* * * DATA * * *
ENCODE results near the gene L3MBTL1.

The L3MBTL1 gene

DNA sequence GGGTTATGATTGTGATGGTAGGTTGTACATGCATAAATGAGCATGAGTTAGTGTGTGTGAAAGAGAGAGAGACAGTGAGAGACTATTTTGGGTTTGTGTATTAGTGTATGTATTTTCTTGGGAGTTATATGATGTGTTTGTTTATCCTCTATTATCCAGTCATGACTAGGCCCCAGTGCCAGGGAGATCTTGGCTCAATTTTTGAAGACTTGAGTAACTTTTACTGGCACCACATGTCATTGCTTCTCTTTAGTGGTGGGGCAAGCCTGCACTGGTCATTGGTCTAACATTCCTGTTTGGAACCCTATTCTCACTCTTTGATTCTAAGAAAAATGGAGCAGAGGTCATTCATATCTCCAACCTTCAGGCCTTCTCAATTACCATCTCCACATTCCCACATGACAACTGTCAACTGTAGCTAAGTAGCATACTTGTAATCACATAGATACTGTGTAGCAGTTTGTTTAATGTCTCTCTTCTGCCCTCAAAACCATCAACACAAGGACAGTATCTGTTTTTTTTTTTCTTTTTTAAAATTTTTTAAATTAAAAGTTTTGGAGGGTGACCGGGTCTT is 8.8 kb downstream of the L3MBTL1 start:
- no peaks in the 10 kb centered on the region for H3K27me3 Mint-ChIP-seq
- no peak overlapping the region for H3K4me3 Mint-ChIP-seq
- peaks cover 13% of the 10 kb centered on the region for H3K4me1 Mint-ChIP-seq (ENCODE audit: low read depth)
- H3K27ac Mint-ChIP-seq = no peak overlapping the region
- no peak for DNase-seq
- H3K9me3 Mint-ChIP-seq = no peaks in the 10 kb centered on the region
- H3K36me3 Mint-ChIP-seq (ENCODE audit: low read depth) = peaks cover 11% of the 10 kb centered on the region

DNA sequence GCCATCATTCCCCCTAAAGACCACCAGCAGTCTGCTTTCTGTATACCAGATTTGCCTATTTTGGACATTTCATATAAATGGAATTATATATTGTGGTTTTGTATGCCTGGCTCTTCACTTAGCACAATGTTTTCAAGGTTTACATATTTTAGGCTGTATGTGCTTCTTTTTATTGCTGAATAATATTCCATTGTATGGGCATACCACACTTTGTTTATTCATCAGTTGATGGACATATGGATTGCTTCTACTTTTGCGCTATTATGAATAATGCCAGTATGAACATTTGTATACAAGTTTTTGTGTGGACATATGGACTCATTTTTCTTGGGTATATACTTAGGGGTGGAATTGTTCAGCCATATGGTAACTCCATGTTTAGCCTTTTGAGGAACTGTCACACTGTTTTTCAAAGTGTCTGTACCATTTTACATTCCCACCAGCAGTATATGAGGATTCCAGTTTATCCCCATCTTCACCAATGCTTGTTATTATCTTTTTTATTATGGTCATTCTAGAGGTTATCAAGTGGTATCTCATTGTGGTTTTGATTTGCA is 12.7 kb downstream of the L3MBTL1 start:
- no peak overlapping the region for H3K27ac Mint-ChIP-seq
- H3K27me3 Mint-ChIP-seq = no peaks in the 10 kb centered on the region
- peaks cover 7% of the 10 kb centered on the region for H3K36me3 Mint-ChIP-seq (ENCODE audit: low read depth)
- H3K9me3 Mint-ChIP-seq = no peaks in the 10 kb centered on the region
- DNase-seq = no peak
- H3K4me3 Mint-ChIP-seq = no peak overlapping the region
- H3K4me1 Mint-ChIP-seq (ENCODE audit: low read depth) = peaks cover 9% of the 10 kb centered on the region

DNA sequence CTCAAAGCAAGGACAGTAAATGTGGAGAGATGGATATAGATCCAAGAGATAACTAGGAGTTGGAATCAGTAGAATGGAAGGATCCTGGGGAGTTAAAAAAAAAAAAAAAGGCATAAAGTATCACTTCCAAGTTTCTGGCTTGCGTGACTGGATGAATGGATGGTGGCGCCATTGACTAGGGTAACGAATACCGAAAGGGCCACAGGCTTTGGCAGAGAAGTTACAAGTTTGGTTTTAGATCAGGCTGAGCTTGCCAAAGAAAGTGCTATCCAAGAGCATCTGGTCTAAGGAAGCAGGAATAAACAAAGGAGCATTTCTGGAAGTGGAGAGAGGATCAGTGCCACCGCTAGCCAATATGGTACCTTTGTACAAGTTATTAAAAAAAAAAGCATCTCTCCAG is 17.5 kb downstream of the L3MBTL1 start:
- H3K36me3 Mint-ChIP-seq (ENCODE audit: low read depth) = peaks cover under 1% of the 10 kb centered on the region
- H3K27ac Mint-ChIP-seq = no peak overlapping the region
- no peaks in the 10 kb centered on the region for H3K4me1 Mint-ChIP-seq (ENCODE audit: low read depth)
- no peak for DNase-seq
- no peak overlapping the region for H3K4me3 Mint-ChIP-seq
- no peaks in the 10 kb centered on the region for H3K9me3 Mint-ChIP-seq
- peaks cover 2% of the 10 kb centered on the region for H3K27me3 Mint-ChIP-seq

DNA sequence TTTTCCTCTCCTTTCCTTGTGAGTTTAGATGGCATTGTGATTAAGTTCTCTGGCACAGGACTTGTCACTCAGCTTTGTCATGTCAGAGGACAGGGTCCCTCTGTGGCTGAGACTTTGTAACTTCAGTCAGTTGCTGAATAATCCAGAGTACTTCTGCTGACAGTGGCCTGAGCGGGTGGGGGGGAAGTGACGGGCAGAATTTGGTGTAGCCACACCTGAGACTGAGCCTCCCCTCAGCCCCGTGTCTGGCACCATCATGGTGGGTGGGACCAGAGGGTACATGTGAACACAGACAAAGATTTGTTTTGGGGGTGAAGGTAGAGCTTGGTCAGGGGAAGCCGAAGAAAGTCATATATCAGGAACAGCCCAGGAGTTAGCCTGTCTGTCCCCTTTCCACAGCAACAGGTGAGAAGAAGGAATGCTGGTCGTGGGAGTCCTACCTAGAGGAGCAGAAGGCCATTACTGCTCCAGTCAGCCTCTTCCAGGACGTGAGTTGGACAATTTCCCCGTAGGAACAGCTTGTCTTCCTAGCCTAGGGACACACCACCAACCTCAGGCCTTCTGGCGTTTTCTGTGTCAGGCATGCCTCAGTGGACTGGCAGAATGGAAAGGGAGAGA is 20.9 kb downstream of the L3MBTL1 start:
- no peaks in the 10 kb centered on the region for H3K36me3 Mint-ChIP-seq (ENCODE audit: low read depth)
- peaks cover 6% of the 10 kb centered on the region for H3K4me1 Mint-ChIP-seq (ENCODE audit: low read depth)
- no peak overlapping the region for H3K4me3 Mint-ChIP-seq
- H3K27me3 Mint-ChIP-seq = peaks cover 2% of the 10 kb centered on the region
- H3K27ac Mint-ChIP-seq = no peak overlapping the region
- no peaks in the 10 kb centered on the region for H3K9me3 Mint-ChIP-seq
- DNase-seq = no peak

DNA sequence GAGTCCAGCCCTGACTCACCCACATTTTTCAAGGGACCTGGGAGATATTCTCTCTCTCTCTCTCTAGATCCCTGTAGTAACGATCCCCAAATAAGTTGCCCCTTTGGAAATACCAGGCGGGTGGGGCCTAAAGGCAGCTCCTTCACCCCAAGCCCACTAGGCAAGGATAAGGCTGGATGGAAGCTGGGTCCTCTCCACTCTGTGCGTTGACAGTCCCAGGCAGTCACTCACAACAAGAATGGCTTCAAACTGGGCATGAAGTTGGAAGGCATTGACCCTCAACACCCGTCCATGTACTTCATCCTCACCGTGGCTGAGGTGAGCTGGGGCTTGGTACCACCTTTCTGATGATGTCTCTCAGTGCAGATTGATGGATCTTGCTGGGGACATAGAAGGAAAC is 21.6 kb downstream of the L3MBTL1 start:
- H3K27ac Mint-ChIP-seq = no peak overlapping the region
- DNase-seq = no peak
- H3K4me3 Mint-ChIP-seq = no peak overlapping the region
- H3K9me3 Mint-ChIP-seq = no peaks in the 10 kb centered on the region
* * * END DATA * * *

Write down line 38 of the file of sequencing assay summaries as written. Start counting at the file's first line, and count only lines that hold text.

- H3K4me3 Mint-ChIP-seq = no peak overlapping the region